1 Chaisson TC, Manns BJ, and Stelfox HT. An economic evaluation of venous thromboembolism prophylaxis strategies in critically ill trauma patients at risk of bleeding. PLoS Med 6(6): e1000098.doi:10.371/journal.pmed.1000098
that an event (DVT, PE) may occur once or more than once.2 This is in contrast to other models that analyze an outcome occurring at a defined time point (eg, 5-year survival or 2-year graft patency). However, Markov analysis still requires the application of numerous assumptions, some of which may be valid, and some of which may not. Examples of the latter include the following:
1. The authors assumed that contraindications to pharmacologic VTE prophylaxis resolved after 2 weeks of hospitalization. In reality, the risk of bleeding probably decreases gradually over time, and pharmacologic VTE prophylaxis often may be administered before this 2-week â€œhigh-riskâ€? window expires.
2. All patients with a DVT diagnosed within the first 2 weeks were assumed to be treated with an IVC filter. The authors did not clarify if this referred to proximal DVT only or if isolated calf DVTs were included. In patients with contraindications to anticoagulation, serial duplex ultrasound is a reasonable alternative when a DVT is limited to the calf veins.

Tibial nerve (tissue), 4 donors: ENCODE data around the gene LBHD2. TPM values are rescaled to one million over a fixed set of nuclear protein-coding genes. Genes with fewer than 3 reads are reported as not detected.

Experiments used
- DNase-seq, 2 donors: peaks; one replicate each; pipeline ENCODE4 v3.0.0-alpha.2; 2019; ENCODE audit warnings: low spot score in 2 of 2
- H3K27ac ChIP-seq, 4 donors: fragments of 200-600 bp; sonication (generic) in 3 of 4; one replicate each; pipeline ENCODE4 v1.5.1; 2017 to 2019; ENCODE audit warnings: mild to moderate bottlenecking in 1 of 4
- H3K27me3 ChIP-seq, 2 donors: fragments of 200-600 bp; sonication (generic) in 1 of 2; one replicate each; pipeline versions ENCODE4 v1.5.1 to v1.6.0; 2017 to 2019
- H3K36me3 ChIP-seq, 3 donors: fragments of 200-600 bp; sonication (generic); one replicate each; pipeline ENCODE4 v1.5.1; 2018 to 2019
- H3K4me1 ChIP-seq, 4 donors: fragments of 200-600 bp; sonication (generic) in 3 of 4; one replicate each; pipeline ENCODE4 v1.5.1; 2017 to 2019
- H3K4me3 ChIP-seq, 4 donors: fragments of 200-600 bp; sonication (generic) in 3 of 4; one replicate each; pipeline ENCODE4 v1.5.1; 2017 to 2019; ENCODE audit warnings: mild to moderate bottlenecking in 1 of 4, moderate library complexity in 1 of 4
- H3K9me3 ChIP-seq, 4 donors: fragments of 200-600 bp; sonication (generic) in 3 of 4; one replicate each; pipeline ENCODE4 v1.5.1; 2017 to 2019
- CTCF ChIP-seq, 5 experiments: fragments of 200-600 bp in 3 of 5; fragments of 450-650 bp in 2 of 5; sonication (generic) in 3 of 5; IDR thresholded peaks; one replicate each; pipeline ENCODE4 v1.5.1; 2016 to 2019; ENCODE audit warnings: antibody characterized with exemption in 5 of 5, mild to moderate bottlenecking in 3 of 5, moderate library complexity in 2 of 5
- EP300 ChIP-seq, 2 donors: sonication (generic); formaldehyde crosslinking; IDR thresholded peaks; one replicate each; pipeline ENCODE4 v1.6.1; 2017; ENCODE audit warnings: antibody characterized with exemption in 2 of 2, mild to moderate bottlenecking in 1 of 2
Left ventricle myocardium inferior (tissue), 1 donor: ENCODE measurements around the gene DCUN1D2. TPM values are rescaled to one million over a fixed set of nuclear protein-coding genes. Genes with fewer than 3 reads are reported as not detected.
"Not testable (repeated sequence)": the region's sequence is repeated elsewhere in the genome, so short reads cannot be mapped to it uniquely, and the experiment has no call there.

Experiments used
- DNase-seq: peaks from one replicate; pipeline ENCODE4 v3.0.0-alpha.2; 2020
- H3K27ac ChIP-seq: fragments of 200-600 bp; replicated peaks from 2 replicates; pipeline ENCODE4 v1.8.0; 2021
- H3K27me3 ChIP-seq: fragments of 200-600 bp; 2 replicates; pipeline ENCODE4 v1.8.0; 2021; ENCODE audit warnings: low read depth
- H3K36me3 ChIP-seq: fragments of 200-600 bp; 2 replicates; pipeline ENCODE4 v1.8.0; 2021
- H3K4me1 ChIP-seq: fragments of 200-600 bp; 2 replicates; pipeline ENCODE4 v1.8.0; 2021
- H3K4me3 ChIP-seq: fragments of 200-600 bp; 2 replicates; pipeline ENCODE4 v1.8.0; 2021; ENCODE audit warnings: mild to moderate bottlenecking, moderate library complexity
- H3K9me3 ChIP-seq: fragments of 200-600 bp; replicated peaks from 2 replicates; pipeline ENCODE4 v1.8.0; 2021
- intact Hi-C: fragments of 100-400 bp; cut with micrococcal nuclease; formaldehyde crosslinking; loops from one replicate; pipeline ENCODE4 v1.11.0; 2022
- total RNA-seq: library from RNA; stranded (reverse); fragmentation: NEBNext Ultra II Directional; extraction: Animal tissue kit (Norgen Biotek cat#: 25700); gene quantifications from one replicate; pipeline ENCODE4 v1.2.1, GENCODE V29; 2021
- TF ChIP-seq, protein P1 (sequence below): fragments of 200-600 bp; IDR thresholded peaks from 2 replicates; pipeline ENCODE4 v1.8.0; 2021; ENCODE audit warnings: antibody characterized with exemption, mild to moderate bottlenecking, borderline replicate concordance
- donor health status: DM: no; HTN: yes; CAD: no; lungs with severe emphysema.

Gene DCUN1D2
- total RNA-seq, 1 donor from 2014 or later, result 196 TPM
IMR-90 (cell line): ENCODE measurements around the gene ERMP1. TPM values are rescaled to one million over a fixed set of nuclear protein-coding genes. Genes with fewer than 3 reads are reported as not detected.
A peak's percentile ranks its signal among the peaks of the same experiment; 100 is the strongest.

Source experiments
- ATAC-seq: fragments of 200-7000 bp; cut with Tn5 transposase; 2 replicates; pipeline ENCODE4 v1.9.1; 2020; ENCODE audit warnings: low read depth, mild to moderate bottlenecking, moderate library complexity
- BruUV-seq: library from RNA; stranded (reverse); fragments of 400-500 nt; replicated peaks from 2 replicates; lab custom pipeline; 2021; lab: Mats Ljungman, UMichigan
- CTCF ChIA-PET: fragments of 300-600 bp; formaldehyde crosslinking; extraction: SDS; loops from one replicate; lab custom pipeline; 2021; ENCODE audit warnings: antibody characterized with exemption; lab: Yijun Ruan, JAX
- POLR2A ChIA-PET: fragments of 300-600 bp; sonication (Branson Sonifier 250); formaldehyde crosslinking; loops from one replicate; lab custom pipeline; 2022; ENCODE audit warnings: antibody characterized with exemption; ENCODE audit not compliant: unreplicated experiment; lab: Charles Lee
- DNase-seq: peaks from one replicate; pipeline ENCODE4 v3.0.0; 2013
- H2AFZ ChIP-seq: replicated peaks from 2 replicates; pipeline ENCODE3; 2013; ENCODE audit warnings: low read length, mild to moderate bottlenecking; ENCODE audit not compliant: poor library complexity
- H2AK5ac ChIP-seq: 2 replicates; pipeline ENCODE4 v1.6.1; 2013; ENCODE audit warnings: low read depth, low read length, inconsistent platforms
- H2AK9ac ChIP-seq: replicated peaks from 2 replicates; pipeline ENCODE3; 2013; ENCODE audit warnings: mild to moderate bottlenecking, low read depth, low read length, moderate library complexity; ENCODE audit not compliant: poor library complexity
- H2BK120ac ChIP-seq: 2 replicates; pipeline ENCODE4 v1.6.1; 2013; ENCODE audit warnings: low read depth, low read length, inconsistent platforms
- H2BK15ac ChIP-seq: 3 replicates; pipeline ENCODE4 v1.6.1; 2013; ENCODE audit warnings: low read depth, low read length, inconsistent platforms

3. Patients with an IVC filter were assumed to receive therapeutic anticoagulation, only if they were diagnosed with a PE, but not with a DVT. This is in contrast to our practice of frequently reassessing DVT patients who have initial contraindications to anticoagulation. Often times, anticoagulation may be initiated once the contraindication wanes.
4. Patients who needed therapeutic anticoagulation for an established VTE were assumed to receive ongoing anticoagulation for a 1-year period. This is in contrast to the recommendations from The American College of Chest Physicians Evidence-Based Clinical Practice Guidelines, which recommend 3 months of anticoagulation for patients with VTE secondary to a transient risk factor.3